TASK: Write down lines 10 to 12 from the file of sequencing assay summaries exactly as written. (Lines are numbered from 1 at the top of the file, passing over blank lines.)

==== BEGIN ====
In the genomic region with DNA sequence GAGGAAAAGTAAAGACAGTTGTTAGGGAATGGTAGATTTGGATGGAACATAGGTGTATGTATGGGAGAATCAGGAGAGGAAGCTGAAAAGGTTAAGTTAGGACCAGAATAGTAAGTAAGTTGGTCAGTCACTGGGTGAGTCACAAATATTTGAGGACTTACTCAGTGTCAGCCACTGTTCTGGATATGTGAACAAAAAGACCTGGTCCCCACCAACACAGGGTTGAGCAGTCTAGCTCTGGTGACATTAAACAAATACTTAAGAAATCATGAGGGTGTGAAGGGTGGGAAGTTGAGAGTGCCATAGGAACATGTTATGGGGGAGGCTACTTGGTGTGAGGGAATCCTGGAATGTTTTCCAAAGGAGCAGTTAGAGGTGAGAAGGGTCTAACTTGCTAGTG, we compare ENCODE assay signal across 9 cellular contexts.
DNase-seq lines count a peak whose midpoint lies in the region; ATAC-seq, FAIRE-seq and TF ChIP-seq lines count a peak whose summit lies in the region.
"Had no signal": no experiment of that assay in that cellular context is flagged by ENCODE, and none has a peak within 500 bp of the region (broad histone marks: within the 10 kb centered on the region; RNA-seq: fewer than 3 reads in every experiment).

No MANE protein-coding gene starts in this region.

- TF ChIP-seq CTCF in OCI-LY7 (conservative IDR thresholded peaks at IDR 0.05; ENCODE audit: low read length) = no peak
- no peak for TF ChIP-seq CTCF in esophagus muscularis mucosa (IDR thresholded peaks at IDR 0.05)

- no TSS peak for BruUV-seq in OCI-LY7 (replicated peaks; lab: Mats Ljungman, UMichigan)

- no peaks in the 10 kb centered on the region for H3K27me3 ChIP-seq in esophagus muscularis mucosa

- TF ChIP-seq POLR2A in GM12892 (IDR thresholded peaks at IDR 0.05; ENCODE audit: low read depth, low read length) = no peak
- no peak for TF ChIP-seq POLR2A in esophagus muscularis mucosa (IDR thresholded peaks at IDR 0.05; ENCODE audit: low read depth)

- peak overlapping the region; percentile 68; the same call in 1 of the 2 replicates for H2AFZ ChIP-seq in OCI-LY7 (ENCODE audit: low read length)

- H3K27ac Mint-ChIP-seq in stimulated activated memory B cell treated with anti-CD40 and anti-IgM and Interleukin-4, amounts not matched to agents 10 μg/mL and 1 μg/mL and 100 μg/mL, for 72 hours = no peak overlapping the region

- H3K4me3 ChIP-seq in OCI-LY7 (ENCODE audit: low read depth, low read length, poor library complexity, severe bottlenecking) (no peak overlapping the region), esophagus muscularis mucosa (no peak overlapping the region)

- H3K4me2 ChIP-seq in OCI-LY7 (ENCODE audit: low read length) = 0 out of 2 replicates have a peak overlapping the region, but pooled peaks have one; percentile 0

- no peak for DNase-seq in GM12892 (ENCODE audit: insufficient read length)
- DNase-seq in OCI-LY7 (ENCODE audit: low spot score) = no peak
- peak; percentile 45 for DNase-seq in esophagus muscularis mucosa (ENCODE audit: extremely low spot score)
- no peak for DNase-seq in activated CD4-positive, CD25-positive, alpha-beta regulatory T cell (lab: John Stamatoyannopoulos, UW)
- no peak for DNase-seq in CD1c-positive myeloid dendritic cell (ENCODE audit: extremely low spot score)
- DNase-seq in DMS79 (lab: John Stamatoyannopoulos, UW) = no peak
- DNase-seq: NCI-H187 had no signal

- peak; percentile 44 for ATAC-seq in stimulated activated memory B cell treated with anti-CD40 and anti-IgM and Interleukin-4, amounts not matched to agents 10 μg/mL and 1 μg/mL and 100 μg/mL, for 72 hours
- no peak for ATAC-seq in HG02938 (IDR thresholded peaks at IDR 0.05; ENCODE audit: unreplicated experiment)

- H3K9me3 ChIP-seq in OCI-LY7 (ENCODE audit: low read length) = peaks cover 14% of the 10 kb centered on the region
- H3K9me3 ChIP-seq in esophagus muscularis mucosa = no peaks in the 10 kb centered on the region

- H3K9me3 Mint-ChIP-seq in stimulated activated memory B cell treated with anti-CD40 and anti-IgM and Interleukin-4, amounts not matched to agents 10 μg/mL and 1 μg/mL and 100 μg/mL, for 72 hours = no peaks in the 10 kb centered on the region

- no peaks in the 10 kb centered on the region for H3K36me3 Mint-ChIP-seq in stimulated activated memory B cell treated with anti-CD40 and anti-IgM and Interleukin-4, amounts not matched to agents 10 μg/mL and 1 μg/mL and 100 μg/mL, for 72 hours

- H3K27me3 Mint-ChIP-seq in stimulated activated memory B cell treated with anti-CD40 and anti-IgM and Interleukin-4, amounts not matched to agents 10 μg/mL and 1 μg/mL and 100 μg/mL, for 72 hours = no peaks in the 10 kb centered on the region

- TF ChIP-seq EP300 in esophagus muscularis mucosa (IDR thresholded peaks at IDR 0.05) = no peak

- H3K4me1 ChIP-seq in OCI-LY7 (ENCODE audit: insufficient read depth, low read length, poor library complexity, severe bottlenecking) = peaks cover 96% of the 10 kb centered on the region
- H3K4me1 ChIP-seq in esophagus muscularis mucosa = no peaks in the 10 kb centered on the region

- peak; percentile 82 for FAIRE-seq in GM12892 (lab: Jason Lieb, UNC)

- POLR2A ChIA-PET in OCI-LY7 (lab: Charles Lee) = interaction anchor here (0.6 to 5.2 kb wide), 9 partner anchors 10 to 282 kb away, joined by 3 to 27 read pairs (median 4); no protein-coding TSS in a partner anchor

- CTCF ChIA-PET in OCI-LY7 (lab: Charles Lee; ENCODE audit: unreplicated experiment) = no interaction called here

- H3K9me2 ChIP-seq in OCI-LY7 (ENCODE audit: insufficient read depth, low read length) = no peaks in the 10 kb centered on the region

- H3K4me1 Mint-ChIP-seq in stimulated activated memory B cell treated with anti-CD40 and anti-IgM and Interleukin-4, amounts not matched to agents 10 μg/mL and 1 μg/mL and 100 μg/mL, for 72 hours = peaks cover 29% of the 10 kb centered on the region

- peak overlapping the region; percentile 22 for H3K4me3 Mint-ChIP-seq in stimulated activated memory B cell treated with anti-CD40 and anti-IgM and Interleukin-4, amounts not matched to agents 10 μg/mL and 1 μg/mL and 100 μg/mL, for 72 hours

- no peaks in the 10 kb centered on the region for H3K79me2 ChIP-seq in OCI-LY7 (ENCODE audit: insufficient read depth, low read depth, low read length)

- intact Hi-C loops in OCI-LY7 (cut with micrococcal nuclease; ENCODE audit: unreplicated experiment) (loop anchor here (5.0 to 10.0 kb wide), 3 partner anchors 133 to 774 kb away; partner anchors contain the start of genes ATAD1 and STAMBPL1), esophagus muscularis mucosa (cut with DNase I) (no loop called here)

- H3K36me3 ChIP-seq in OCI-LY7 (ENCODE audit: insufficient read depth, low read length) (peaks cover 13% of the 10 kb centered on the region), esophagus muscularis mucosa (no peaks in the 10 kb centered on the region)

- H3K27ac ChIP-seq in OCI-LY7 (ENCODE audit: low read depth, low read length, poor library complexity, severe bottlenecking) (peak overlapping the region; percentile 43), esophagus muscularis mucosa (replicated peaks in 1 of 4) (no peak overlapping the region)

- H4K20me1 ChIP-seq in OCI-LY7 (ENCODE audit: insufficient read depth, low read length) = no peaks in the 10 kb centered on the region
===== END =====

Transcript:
- no peak for TF ChIP-seq POLR2A in esophagus muscularis mucosa (IDR thresholded peaks at IDR 0.05; ENCODE audit: low read depth)

- peak overlapping the region; percentile 68; the same call in 1 of the 2 replicates for H2AFZ ChIP-seq in OCI-LY7 (ENCODE audit: low read length)

- H3K27ac Mint-ChIP-seq in stimulated activated memory B cell treated with anti-CD40 and anti-IgM and Interleukin-4, amounts not matched to agents 10 μg/mL and 1 μg/mL and 100 μg/mL, for 72 hours = no peak overlapping the region